Q. Drain cleaning can be messy and dirty. Should I be concerned about disease transmission through wastewater?
A. I understand your fears. Rumored dangers of disease transmission through wastewater – particularly HIV and HBV (Hepatitis) – have recently gained traction. And plumbing and drain-cleaning professionals should take sensible steps to safeguard their health.
But a study on HIV and Bloodborne Pathogens (BBP’s) for the Wastewater Industry considers it “unlikely that transmission of HIV could occur in a wastewater treatment setting.”
Still, OSHA requires healthcare employers to inoculate their workers for Hepatitis B. And a number of large plumbing contractors are already doing this for their employees. Building maintenance personnel should consider this, as well. And tetanus, dysentery, and other maladies pose constant workplace hazards – and should be protected against.
But simple, prudent precautions can help lower disease risks.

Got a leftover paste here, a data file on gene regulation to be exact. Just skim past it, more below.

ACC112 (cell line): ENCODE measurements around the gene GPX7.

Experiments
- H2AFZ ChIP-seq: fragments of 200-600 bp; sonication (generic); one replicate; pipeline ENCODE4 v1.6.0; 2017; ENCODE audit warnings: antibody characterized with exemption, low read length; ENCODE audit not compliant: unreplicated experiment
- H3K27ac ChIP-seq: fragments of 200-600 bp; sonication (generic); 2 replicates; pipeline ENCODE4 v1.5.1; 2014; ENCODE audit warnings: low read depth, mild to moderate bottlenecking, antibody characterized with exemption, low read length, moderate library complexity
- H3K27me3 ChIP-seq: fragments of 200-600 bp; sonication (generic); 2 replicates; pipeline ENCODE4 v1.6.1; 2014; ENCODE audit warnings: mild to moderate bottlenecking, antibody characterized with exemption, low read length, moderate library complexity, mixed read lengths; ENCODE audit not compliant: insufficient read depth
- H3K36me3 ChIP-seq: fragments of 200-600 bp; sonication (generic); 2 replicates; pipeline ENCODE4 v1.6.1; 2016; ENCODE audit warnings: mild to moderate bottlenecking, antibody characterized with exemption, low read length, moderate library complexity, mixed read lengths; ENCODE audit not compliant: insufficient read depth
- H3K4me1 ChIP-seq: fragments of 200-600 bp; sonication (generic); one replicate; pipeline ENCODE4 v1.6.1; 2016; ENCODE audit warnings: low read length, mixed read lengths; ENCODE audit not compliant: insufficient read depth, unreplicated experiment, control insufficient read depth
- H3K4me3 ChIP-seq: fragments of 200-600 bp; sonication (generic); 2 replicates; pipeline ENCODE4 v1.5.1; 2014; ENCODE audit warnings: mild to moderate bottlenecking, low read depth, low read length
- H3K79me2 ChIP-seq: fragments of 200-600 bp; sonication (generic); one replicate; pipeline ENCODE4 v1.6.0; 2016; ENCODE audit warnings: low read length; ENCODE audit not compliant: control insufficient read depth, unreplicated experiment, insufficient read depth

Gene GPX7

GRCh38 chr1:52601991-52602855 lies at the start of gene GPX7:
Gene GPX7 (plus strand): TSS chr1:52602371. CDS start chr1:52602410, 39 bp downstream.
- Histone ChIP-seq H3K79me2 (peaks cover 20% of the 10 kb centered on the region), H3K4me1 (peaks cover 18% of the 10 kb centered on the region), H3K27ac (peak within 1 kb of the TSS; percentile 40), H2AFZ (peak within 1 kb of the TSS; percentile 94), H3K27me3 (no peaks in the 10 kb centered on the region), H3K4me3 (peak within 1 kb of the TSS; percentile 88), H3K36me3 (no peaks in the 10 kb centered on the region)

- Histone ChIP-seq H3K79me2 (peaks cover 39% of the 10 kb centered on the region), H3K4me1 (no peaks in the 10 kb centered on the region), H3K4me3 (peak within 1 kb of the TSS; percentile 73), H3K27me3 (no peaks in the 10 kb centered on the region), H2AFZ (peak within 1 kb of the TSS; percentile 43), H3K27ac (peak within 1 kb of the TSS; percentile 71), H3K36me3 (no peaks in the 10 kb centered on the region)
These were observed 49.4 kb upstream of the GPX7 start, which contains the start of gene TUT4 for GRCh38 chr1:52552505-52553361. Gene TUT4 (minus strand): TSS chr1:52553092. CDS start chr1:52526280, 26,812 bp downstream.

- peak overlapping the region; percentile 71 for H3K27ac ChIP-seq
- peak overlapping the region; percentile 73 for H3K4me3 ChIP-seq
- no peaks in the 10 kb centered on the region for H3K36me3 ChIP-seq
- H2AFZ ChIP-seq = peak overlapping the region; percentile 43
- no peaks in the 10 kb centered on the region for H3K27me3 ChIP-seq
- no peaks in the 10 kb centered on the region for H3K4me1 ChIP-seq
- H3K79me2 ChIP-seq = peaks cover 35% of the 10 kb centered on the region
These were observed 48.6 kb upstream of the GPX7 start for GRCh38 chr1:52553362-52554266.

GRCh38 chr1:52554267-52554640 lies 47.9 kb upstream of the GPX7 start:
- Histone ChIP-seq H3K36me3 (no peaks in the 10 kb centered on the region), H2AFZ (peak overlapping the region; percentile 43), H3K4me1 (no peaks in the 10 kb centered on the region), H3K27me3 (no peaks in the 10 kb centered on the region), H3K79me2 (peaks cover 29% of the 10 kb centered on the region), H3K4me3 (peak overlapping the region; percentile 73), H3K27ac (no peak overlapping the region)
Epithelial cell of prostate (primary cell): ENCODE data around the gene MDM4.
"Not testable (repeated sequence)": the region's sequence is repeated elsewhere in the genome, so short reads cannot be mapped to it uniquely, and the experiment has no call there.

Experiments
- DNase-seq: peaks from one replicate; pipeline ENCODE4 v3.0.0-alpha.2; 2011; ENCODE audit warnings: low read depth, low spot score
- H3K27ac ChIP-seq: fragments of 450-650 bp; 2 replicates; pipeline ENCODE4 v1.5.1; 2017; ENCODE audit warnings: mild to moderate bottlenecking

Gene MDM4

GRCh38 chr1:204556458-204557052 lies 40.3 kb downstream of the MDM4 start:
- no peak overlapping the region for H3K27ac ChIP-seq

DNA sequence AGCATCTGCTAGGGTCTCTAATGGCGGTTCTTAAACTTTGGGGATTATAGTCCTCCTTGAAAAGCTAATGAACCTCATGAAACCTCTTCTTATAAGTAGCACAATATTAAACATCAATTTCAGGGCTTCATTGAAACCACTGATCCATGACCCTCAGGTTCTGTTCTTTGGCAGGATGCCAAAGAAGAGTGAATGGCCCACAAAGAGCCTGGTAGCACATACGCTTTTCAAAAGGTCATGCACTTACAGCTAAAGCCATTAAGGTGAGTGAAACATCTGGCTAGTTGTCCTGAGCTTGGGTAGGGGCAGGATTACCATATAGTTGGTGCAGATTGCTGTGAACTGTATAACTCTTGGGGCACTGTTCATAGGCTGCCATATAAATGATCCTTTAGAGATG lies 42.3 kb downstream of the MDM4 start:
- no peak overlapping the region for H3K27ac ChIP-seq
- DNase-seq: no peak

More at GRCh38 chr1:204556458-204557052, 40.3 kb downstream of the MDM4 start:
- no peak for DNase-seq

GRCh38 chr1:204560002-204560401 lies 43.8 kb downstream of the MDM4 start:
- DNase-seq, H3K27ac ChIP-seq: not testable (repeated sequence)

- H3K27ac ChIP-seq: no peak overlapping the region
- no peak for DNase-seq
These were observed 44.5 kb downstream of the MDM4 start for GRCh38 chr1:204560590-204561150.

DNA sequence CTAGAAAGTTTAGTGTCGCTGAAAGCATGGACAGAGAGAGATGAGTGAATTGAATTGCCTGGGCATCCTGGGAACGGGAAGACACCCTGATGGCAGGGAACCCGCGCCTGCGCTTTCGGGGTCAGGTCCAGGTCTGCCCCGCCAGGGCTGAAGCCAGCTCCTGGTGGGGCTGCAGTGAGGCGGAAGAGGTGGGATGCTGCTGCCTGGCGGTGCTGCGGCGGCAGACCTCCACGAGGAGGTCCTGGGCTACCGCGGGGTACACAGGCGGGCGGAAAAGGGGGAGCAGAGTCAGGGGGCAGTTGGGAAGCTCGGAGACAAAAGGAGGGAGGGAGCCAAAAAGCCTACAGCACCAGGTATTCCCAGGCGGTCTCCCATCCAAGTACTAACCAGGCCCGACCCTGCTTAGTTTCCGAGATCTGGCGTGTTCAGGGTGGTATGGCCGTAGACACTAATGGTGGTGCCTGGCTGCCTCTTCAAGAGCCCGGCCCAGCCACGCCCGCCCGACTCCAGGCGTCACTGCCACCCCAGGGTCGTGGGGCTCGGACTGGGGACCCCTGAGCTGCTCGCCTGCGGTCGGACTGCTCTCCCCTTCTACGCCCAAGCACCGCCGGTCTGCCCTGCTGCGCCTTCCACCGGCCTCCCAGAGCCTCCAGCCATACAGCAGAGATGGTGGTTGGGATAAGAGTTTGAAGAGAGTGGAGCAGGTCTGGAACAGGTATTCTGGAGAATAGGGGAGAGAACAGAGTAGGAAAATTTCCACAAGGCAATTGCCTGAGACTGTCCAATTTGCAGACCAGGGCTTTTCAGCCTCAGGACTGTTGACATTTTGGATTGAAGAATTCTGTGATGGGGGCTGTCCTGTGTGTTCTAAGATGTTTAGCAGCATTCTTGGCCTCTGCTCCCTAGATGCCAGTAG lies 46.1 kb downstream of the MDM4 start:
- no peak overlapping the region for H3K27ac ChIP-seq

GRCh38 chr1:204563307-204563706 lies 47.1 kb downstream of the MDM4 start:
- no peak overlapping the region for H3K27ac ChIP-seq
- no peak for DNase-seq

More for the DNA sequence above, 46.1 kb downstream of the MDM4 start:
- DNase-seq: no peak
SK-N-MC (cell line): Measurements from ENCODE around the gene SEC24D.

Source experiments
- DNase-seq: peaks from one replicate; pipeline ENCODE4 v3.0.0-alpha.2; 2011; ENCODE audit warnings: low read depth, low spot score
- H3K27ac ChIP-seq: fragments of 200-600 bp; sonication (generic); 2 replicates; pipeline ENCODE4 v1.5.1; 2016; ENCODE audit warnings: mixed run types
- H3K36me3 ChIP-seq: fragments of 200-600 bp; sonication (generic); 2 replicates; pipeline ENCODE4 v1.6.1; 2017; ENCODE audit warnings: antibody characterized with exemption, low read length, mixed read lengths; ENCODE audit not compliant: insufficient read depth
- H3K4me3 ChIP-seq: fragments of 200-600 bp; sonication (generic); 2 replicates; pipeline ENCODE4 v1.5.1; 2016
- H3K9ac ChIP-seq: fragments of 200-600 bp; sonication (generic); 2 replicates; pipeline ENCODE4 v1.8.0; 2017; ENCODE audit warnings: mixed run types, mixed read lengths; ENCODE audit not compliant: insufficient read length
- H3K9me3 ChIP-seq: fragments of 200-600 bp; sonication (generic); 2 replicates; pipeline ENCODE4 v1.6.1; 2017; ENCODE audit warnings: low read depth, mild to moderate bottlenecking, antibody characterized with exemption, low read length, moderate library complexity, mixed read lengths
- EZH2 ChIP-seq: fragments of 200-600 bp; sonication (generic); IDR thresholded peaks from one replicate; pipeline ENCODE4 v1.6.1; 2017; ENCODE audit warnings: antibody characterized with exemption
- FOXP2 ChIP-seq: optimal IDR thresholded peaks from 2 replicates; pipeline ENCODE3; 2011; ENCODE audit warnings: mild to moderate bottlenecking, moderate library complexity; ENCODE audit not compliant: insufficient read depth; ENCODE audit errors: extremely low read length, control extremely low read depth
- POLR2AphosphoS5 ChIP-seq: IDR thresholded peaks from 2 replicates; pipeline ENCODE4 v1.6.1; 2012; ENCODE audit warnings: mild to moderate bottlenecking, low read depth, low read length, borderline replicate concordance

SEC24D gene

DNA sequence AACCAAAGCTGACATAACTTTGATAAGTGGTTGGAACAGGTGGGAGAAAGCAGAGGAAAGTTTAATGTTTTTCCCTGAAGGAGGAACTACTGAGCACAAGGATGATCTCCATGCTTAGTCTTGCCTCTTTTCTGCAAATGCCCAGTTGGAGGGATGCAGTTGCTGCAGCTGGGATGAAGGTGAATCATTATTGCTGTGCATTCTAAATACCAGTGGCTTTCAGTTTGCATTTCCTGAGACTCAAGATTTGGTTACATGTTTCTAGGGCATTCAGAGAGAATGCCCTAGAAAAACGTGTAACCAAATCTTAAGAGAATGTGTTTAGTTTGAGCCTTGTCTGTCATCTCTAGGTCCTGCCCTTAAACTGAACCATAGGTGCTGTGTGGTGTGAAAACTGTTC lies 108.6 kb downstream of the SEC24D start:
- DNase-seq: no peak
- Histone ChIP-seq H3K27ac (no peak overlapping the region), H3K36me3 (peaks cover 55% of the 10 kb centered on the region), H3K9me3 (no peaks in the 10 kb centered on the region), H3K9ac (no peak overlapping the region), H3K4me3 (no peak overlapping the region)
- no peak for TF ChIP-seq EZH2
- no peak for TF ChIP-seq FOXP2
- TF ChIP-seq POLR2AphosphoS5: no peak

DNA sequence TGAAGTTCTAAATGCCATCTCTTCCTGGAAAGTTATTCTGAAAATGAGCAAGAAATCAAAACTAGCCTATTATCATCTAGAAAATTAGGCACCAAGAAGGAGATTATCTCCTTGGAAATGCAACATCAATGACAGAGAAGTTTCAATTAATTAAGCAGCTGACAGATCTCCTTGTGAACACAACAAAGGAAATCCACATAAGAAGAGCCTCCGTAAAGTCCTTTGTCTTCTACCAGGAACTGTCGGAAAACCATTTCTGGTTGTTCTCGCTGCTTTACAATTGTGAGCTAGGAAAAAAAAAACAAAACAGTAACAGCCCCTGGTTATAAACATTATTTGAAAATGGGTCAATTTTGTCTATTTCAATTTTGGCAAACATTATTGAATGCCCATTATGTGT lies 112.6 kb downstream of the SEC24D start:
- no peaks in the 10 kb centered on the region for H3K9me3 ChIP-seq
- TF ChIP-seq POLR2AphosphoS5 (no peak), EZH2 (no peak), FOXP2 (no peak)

For instance, always wear protective leather gloves over rubber gloves. Gloves can get caught in spinning coils of cable. And easily torn rubber gloves could provide pathways for contaminated wastewater – and possible infection.
Safe cleaning practices help, too. Health care workers apply a solution of 1 part chlorine bleach to 20 parts tap water (1:20) to blood spots on clothing. Your drain cleaning cable and uniform can be likewise cleaned.
Commonsense cleanliness around wastewater should also be followed. Never touch drain cleaning cables with your bare hands. And thoroughly wash your hands after completing jobs.
In short, drain cleaning can be done safely – and without undue concern – by simply using common sense!
For more information, or to ask a question, contact the Drain Brains at General.